Roundtable discusses Trump, automation, and Airbnb
In early December 2017, 38 undergraduate students in the School of Hotel Administration and the School of Industrial and Labor Relations had the opportunity to conduct a roundtable co-chaired by Richard Hurd, associate dean for external relations and a professor at the ILR School, and David Sherwyn ’86, JD ’89, professor of law at the Hotel School and academic director of the Cornell Institute for Hospitality Labor and Employment Relations (CIHLER).
Four leading industry experts from the hotel management and labor union fields were invited to the roundtable to discuss three current topics affecting the hospitality industry:
- potential effects of the Trump administration and a new National Labor Relations Board (NLRB),
- how automation is and could affect labor unions, and
- the future of labor union and hotel management cooperation in the face of industry disruptors such as Airbnb.
- Michael D’Angelo, a labor and employment attorney and vice president of labor relations for Hyatt Hotels Corporation
- Emma Ellsworth, vice president of UNITE HERE International Union and staff director for the New England Joint Board, a regional affiliate of UNITE HERE in the New England states
- Marcos Escobar, director of Organizing Beyond Barriers Program, a recruitment and leadership development program at UNITE HERE
- Joseph Farelli, partner at Pitta LLP, who practices in the areas of labor and employment law for both private and public sector clients. He is also currently an adjunct professor of Labor Relations Law and Employment Law at New York Law School.
Each session addressed a current or potential influence on the hospitality industry. Two pairs of students, one representing the hotel management perspective and the other the labor union perspective, kicked off each session topic with a brief introduction and potential suggestions before prompting discussion with a few questions.
Session 1: Effects of the Trump Administration on the hospitality industry
The roundtable’s first session addressed possible effects of the Trump administration and a new National Labor Relations Board (NLRB) on the hospitality industry—specifically on joint employers, micro units, quick elections, and card check. The participants brought up the issue of contract neutrality, especially taking into account the recently-passed Joint-Employer Bill regarding owners’ and franchises’ status as joint-employers. The discussion also emphasized the importance of neutrality for the large amount of undocumented workers in the hospitality industry, and the very present influence of fear among these workers. These factors all contribute to significant pressure to provide a neutral environment that will offer solutions in everyone’s best interests.
“If you defer decisions until after a quick election, the number of hearings go down because board members lean more and more towards pleasing people, with the result of less unionization.” – Joseph Farelli
This led the group to debate the potential requirement for employers to digitally verify their employees’ Social Security numbers, as well as the economic impacts of immigration for federal contractors who have an agreement with the government to create seasonal workforces composed of foreign employees.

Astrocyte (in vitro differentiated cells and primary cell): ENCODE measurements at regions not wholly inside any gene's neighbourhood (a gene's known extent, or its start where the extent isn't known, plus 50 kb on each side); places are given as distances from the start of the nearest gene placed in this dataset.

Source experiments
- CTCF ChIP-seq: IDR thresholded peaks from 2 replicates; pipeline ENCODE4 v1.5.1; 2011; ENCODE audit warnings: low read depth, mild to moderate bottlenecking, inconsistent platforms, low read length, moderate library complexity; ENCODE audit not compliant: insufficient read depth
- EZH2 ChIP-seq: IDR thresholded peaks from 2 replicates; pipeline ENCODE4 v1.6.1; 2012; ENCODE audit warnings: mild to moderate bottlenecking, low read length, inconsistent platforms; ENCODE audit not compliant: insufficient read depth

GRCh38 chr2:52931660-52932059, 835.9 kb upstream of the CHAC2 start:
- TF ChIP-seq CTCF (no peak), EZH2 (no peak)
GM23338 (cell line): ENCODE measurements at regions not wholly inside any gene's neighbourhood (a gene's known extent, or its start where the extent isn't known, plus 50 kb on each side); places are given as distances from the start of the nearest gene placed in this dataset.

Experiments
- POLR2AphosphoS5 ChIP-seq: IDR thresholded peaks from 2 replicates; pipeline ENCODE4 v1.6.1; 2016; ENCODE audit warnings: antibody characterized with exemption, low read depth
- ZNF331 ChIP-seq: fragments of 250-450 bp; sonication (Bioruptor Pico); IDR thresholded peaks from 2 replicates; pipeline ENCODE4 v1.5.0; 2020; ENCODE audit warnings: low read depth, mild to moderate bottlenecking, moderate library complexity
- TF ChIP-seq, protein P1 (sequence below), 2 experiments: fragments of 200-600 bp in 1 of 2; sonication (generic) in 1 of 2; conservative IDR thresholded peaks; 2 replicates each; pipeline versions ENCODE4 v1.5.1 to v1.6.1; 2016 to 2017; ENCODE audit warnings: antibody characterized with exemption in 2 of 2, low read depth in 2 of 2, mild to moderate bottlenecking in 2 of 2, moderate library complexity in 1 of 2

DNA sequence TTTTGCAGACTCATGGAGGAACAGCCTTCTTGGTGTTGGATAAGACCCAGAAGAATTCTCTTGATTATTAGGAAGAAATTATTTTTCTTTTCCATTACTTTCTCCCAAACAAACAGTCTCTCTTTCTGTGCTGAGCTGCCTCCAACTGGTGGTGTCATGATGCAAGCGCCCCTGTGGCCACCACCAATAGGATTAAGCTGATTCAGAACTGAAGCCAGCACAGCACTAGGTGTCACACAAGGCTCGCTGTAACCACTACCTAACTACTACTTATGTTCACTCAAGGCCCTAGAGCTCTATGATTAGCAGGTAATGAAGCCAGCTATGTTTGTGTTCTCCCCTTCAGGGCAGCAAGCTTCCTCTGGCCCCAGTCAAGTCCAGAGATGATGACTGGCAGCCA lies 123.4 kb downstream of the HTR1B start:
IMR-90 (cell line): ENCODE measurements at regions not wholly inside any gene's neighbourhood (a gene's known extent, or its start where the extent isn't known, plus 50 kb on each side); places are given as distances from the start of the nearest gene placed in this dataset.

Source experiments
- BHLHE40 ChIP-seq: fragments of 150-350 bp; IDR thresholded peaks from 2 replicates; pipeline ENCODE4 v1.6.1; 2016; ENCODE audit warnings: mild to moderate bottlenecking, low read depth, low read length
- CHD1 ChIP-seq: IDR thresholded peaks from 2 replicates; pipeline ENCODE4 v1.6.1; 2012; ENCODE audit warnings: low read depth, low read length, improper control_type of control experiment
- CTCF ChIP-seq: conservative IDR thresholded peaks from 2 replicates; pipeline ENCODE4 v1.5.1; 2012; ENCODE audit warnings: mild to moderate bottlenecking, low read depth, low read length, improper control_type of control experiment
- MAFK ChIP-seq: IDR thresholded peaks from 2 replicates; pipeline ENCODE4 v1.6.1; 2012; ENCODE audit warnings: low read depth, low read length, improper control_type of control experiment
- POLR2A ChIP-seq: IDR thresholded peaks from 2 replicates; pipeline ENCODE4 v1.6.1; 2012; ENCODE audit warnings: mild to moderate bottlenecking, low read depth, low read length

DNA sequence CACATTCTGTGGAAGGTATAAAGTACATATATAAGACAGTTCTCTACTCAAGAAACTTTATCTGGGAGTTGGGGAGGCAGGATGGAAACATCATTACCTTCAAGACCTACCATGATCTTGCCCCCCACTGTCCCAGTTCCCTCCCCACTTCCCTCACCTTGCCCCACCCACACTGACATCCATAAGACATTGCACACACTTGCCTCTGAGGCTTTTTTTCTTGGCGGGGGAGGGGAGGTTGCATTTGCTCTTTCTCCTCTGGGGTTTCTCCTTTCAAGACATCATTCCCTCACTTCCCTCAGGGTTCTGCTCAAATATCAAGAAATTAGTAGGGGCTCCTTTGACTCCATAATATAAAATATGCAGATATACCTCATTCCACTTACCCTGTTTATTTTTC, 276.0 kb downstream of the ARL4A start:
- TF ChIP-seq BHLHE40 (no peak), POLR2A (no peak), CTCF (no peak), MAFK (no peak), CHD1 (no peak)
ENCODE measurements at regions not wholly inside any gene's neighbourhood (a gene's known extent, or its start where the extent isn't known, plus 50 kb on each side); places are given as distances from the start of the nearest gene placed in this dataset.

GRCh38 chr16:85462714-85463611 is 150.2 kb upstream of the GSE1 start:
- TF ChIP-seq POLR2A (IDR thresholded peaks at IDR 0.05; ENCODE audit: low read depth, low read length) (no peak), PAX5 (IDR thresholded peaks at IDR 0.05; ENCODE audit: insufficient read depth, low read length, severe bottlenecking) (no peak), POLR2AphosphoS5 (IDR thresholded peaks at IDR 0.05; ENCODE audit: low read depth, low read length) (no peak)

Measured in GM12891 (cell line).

Session 2: Automation in hospitality
The second roundtable session discussed automation and what unions are doing as the world of work changes. The balance of automation-driven efficiency versus a “human touch” and hospitality service emerged as a major theme during the discussion, as well as how much of a role customer choice plays in influencing the pace of automation.
“Travelers expect very specific guest servicers. For instance, a business traveler’s needs and expectations are very different than what a family of four is looking for while on holiday. Everything depends on customer preferences.” – Michael D’Angelo
Automation also has the potential to fundamentally change how the hotel industry allocates its labor cost budget. Health insurance is the top contributor to labor costs; by downsizing on that instead of cutting costs through automation, Emma Ellsworth says, the workforce is not as drastically affected.
“Not every worker replaced by an advance in automation will necessarily be retrained to take on another role in the hotel or hospitality industry.” – Emma Ellsworth
Session 3: Airbnb and industry disruptors
The roundtable’s final session focused on the effect of Airbnb on the hotel industry and how unions and management could work together to help the industry and its employees. The roundtable participants deliberated over whether or not Airbnb provides valuable competition and opportunities for growth for the hotel and hospitality industry, as well as the possibility of unions working with hotels to combat Airbnb.
“Unions must keep Airbnb true to what it says it is—a home-sharing company. The union is not here to stop home-sharing but to regulate it.” – Marcos Escobar
Hotels have advantages over home-sharing businesses, such as dominance in the business traveler market, as well as in hospitality. However, as Michael D’Angelo pointed out, potential developments of Airbnb bring up the question of unionization of employees in a business that does not call itself a hotel, but operates as one.
You can learn more about the December 2017 roundtable participants here. Or learn more about the Cornell Institute for Hospitality Labor and Employment Relations.
—Written by Julianna Teoh, a student writer intern for the
Cornell SC Johnson College of Business